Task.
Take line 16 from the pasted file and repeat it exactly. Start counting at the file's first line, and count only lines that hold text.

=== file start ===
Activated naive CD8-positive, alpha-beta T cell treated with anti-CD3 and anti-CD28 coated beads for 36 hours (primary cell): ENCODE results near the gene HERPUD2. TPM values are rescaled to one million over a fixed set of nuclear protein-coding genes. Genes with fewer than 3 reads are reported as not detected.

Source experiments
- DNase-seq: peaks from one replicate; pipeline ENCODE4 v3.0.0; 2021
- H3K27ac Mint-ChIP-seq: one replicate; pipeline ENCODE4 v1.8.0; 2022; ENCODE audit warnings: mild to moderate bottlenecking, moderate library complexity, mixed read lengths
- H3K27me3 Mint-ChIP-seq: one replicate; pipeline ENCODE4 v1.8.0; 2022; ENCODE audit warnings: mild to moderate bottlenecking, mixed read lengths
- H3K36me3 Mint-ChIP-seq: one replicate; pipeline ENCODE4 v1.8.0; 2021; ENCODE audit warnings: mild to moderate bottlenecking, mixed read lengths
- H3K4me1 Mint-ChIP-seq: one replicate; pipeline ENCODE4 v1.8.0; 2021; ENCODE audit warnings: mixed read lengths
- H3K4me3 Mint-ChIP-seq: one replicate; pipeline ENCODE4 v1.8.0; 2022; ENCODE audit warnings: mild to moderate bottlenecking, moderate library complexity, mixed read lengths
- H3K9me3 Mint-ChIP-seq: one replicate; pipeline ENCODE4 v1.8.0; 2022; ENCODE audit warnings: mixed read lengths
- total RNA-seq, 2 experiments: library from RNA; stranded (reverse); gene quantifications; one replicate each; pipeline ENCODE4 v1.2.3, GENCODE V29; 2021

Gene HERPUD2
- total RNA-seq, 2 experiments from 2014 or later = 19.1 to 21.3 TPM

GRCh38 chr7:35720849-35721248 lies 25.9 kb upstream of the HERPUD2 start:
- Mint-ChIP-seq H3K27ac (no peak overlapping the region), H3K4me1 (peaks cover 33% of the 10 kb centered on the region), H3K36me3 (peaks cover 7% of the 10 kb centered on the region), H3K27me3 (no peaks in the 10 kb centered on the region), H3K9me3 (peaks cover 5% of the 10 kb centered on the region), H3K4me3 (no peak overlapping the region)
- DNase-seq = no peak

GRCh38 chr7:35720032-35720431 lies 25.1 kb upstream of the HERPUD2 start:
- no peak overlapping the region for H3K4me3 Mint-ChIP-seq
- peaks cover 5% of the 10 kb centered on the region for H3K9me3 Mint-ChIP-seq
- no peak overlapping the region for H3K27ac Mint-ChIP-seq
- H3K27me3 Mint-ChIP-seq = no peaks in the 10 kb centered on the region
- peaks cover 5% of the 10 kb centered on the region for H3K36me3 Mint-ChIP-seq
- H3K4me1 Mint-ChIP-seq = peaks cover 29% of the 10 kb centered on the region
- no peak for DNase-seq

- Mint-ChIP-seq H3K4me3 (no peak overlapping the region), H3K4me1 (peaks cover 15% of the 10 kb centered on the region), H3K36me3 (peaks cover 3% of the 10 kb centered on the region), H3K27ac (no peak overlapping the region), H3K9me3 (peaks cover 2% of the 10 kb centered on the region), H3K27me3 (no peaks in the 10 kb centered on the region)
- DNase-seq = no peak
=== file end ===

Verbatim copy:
GRCh38 chr7:35720032-35720431 lies 25.1 kb upstream of the HERPUD2 start: